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Have You Outgrown Your Homeowner’s Insurance?

Several years ago I met with a potential client who had an extraordinarily beautiful Seattle home. As I reviewed the couple’s current insurance policy, I was shocked to discover that the home was insured for $3 million, only half of the $6 million replacement cost. When I questioned this, the couple told me their carrier could only provide a maximum $3 million limit on a homeowner’s policy. Their insurance agent had assured them that there was no reason to worry; he had sold them a $3 million umbrella liability policy to make up the difference.

As an insurance professional, I have encountered many instances of inadequate limits and misunderstandings about coverages, but this was a stunning instance of ineptitude. The insurance carrier had knowingly written a policy with inadequate limits and left their client grossly underinsured. The agent, through his own ignorance of basic insurance, attempted to correct the problem by selling the insured additional insurance that did nothing to fill the gap. Umbrella liability is designed to cover third party liability claims and specifically excludes coverage on the insured’s own property. The couple was appalled and outraged when they understood the extent of their exposure to loss under their current insurance program. Although this is an extreme example, it illustrates a common problem. They had outgrown their insurance carrier, who could not fully insure their high-value home, and their agent, who lacked the expertise to implement an adequate insurance program. It’s a reminder to all of us that we need to periodically assess our own situation and ask, “Have I outgrown my insurance coverage?”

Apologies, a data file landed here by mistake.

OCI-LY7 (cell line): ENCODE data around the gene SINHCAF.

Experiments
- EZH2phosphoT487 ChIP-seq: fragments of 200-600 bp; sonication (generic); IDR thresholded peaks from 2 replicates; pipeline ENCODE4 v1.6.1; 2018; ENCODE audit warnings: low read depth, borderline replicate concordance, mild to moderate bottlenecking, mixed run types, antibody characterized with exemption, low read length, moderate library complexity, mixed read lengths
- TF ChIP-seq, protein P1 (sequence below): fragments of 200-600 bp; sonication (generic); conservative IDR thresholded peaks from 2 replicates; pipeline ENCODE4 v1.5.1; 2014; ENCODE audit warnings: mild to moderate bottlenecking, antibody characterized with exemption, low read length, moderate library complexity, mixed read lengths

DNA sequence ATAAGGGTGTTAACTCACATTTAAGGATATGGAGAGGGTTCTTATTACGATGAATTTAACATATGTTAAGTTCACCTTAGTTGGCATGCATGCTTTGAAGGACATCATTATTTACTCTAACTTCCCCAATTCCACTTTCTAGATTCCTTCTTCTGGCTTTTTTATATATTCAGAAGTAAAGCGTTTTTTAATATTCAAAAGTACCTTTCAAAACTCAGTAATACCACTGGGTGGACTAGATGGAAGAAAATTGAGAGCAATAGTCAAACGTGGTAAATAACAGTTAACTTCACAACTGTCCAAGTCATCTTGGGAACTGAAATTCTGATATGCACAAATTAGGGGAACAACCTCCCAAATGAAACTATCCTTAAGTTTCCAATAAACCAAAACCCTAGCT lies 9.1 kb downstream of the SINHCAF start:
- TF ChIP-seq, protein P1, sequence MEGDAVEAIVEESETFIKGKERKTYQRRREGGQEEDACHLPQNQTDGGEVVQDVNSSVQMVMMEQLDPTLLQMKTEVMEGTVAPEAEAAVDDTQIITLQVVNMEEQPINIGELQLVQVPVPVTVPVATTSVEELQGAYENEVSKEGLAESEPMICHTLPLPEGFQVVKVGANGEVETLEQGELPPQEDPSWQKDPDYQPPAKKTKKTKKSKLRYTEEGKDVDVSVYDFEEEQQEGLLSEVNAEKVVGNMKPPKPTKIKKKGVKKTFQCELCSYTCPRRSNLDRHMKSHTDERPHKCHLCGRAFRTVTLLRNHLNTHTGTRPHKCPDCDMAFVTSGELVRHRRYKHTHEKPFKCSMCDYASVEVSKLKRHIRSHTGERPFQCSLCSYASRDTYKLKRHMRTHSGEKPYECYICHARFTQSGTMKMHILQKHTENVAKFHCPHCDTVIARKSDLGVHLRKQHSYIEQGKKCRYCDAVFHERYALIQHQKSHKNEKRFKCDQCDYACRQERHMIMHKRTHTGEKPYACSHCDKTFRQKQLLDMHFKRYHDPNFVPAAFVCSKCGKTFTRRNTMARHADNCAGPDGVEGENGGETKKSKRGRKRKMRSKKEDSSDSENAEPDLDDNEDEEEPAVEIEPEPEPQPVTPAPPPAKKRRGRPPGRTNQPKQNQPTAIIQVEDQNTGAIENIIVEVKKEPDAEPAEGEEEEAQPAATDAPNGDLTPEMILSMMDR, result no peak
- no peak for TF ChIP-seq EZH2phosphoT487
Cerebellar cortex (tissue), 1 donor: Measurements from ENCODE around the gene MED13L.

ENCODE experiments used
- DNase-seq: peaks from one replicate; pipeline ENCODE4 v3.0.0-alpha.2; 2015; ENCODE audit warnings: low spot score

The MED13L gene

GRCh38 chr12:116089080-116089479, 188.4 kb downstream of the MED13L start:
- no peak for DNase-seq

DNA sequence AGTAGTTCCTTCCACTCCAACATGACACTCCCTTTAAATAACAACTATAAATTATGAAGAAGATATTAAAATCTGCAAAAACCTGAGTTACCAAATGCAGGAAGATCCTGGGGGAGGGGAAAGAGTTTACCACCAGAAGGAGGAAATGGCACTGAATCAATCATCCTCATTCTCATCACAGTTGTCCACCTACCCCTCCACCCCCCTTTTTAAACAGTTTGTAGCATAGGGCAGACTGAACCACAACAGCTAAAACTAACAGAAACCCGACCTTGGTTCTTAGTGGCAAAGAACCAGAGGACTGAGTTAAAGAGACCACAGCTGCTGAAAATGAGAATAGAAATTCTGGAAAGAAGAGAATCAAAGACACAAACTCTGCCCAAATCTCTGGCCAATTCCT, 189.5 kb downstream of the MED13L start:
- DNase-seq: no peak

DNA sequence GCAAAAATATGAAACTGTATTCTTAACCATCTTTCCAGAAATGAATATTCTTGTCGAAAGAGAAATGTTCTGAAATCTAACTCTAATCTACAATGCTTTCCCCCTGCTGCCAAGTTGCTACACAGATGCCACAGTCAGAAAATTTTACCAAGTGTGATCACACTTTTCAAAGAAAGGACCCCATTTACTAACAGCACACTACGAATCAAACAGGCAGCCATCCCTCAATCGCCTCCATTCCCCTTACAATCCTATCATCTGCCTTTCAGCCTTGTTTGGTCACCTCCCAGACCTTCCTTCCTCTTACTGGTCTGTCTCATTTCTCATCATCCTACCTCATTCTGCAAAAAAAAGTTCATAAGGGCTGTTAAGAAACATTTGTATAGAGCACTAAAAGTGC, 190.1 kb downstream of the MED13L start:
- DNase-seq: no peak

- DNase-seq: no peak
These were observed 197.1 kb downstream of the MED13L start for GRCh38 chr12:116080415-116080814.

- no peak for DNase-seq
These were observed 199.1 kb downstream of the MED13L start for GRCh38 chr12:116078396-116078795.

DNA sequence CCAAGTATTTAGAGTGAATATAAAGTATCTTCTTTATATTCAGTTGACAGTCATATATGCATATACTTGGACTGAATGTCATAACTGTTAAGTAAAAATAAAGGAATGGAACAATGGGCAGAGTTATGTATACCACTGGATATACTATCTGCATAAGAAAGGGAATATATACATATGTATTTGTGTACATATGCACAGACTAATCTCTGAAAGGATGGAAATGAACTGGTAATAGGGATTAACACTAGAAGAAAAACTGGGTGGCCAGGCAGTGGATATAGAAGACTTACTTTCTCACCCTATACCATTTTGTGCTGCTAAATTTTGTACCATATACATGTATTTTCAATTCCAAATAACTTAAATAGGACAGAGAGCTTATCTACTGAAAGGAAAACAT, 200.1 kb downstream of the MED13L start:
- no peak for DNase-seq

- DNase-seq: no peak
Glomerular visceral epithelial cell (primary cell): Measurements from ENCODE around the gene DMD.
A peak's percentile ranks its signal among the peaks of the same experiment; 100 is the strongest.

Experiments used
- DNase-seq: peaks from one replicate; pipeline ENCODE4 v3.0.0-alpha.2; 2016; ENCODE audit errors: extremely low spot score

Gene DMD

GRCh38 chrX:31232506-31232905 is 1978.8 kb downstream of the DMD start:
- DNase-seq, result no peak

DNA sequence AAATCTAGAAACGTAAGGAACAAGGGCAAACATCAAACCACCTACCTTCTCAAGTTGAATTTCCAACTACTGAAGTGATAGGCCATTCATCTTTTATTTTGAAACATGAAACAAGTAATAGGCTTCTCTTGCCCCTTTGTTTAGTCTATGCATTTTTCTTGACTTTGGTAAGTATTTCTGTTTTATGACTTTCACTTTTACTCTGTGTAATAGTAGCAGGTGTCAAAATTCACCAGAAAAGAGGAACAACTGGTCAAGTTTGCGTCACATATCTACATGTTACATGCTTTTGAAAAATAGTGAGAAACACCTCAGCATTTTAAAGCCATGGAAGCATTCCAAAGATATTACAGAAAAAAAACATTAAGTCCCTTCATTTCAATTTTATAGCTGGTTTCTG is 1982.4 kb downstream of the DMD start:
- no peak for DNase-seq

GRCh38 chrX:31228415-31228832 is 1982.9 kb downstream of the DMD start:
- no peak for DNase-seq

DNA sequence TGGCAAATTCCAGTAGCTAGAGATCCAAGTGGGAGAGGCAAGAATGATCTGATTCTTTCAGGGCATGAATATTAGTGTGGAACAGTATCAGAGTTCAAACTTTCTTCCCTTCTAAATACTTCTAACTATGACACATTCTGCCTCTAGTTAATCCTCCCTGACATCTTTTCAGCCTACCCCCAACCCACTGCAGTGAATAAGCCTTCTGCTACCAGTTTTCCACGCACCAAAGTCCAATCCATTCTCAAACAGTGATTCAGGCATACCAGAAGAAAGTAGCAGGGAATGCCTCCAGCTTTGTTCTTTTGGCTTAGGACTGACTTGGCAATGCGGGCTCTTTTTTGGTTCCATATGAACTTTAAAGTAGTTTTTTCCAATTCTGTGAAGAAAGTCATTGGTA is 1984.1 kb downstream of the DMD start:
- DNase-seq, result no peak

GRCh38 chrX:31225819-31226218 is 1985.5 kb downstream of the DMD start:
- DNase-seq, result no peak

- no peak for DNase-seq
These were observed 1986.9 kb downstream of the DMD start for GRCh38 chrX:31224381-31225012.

Most of us begin our adult lives with standard insurance needs. We have starter homes, an auto or two, and perhaps an engagement ring—all exposures that are easily covered under standard insurance policies. As we advance in our careers and enjoy a measure of success, we begin to accumulate higher valued possessions. We move up to larger, more expensive homes, acquire nicer cars, and begin to collect jewelry and art. As our assets grow, it’s all too easy to overlook protection of those assets through our insurance program. Do your own policies reflect your current needs or do you still have “starter, general purpose” policies?

It is wise to do an annual checkup to be sure you have appropriate coverage for your lifestyle and exposures. Step back and review what changes have occurred over the past year. Have you bought or sold a home? Have you acquired or disposed of autos? Have you renovated your home or do you plan to in the near future? Have you upgraded your security system? Have you placed assets in an LLC or trust? These are just some changes that indicate that you are due for a thorough review and upgrade of your homeowner’s insurance coverages.

The purpose of insurance is to protect your assets and your net worth. You should be confident that your insurance program can provide the appropriate coverage for your needs. The worst time to discover that your insurance has not kept pace with your lifestyle is at the time of a loss.